Not sure if its usable, we'll perhaps try the laptop tomorrow.

  The bottom layer of the cliff is shale.

It ends "just around the corner".

Or at least is covered by rocks eroded from further up.

  Hopefully visible in the pic, the layers are as fascinating as those in Karijini but very different.

We think the top is basalt.

  Sunday morning's entertainment was provided by a black kite.

A fleeting glimpse of something flashing past a window, but nothing on the other side.

A bit of a flurry as it grappled with whatever it caught in the grass.

Something we hadn't seen.

  It spent about 10 minutes carefully checking the surroundings. Moved less than a meter a couple of times.

But totally ignored the four and a half tonnes of bright white truck sat within 3m containing two people desperately trying to maintain a low profile with only occasional whispered "ooh"s and "aah"s. A working mobile bird hide.

With only the seemingly thunderous "ker ching" of the artificial electronic shutter to break the mood.

  The kite then set about picking at the prey held down in yellow talons.

While still taking care with the surroundings.

It doesn't need eyes in the back of its head as it can turn its head in almost any direction.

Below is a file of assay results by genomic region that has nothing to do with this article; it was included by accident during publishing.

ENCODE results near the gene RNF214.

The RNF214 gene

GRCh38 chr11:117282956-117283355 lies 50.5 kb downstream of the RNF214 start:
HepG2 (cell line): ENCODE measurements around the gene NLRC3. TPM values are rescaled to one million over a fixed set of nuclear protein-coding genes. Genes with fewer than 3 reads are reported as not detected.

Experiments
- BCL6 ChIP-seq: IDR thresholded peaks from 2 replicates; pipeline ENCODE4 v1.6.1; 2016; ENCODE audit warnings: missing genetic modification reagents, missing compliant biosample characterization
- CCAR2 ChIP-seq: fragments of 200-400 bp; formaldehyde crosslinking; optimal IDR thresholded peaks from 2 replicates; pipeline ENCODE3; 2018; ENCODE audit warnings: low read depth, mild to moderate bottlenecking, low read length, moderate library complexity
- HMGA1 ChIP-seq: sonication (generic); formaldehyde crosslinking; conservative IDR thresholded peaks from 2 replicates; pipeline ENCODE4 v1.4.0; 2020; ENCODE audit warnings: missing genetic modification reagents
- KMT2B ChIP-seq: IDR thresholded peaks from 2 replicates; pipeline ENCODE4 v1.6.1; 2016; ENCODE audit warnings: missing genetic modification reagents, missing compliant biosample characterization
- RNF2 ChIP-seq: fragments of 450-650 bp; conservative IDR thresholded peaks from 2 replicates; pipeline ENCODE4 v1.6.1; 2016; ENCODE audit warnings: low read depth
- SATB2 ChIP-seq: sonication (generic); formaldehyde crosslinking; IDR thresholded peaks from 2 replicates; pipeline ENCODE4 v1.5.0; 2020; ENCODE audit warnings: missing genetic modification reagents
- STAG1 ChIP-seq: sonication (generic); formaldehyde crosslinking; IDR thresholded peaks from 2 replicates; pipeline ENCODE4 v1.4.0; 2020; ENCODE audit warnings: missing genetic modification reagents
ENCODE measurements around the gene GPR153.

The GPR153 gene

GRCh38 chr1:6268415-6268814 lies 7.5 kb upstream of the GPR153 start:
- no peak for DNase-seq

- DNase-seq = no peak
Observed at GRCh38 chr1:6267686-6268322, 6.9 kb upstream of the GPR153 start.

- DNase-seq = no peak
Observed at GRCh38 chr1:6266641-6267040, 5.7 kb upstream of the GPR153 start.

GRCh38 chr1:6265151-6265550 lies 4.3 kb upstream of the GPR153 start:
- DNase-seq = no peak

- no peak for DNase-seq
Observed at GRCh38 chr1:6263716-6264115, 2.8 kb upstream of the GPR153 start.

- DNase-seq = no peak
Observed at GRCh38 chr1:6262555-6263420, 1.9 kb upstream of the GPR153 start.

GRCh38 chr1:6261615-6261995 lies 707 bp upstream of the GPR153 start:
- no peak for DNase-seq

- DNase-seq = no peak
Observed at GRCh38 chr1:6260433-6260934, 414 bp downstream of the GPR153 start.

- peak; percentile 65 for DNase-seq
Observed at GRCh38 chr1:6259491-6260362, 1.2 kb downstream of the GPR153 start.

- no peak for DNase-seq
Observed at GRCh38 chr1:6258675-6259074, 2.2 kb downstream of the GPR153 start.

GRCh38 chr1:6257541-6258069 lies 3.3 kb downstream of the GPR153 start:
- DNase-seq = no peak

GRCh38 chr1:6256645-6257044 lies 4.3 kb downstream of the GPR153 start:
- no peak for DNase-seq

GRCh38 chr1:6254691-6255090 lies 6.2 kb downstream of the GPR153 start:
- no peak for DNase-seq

Eventually disturbed, it flew off with its prey, leaving a bit of evidence.

The bird book is not much help!

We think there's something quite special about close up wild life. Perhaps as we see episodes like this so rarely.

And as long as we aren't the prey.

  After all the excitement, a stroll up the creek to disturb a solitary white-faced heron
  Monday morning there's a gale blowing.

We decided it was time to move on.

  Some high cloud.

Behind us some lower cloud moving in.

We hear on the radio mention of rain sometime soon, though there's not been much for a long time.

  We still haven't worked out when the spinifex is green and when its yellow.
  A few km from water.

Another red-backed kingfisher beside the track.

I'm getting used to the idea they don't spend all their time next to water.

  Nearly out. The 15km took about an hour.

Somewhere quiet to camp, we'll reach Karratha on Tuesday morning.

Pilbara - Burrup Peninsula and Cleaverville June 5 - 8 2018